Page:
3. What are your thoughts on the increasing trend of a shift to non-banking channels from banks in the Indian financial system? Banks are the backbone of economies. When any financial system is in its nascent stages of development, the dependence of the various economic units on the banking sector is tremendous due to the absence of alternate mechanisms available in the system. However, with the increase in financial broadening and deepening, every financial system is bound to witness more players and instruments. So has been the case in the context of the Indian financial system. The continuous evolution of the financial system especially post-independence (witnessing nationalization of entities) to the liberalized setup post-1990s have brought about a gamut of financial institutions, asset classes, and services providing wider choices to the Indian investors, beyond the traditional banking services. Over the years, concerted efforts by the regulators to regulate the financial system, adopt best practices, and educate the investors have transformed the Indian financial system and escalated the pace of its growth, and that is where the non-banking channels such as equity markets, mutual funds, alternate investments, real-estate and other segments, to name a few, of the financial system have seen exponential growth. This has helped investors in building diversified portfolios, firms in having optimal capital structures via more choices, and as well as reducing the systemic risk of the entire system. 4. Which sector do you think will witness the greatest growth in the equity market in the coming future? Technology-driven firms will lead the equity space in the years to come. Technology has transformed the way firms used to work and conduct business. The emergence of fields like big data and artificial intelligence are driving the business strategy and creating new opportunities for firms to create a space for themselves amongst the user groups. In the years to come, the firms that fail to adapt themselves and recreate a sustainable market, will struggle to survive. In the recent past, the world over, the most successful unicorns have all leveraged the technology to build businesses and render solutions/ products that are scalable and can penetrate the markets fast and with precision. Infact, the businesses that fail to adapt fast to these changing environments will remain the laggards and eventually may face the risk of extinction. Next in line, would be the pharmaceutical and healthcare sector that will witness high equity growth. The unprecedented way in which the Covid-19 pandemic impacted the entire world, has revealed the vulnerability of the systems, especially from the emerging world, to such a crisis situation. There is a high likelihood of capacity expansion, innovation and development, that will fuel the growth of the pharma and healthcare sectors.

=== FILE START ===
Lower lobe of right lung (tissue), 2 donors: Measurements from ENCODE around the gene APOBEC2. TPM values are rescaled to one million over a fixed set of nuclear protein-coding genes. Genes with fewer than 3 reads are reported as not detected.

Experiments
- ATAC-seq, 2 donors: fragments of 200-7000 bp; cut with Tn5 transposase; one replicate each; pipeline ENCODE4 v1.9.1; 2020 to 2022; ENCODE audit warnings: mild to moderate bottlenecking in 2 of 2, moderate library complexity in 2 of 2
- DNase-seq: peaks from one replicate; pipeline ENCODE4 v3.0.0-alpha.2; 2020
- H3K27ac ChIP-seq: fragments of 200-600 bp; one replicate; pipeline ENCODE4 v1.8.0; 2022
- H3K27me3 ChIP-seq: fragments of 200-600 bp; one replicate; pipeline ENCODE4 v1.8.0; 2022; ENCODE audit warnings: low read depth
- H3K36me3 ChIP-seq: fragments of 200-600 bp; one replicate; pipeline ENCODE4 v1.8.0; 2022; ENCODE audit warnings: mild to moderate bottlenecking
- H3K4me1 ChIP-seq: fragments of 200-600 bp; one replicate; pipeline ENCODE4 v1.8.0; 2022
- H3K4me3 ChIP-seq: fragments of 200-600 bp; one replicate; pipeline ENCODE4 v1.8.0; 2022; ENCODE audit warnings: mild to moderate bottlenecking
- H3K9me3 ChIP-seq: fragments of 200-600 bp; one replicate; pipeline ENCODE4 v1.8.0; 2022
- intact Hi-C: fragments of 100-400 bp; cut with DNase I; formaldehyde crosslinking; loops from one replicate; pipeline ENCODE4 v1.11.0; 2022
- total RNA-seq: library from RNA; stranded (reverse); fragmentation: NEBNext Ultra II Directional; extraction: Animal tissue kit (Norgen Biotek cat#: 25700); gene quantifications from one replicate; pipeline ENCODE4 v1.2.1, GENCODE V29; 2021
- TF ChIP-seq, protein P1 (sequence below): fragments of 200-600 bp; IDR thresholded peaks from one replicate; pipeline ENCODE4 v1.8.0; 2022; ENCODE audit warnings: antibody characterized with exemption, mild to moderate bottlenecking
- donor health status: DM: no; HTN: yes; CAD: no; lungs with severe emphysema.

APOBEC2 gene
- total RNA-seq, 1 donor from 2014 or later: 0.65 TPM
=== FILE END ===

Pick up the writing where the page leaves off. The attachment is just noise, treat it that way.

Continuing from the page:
5. What are the implications in the long run of the introduction of the T+1 cycle? SEBI recently announced the introduction (in a phased manner ) of T+1 settlement cycle. Presently, the stock exchanges in India have T+2 settlement cycle, i.e., a trade that takes place of day ‘T’ , gets settled on the second working day. This new move aimed at reducing the settlement risk as well as increasing the liquidity in the market has been welcomed by some segments but at the same time, some sections have not been so keen due to operational issues and increased costs. While implementing this change, the larger perspective has been to strengthen the Indian capital market and enable it to emerge as a globally competitive marketplace. However, the effectiveness of the same will be revealed only in the time to come in terms of integration of all stakeholders (internal and external) in terms of seamless adoption of this change. Globally, most of the leading stock exchanges follow T+2 settlement cycle. The successful transition will provide immense liquidity and hence more opportunities to domestic and foreign investors, thereby expanding the size of the Indian stock market. Also, such a mechanism will help in reducing the system-wide risks and generate more confidence in the Indian markets at large.

The interview was conducted via email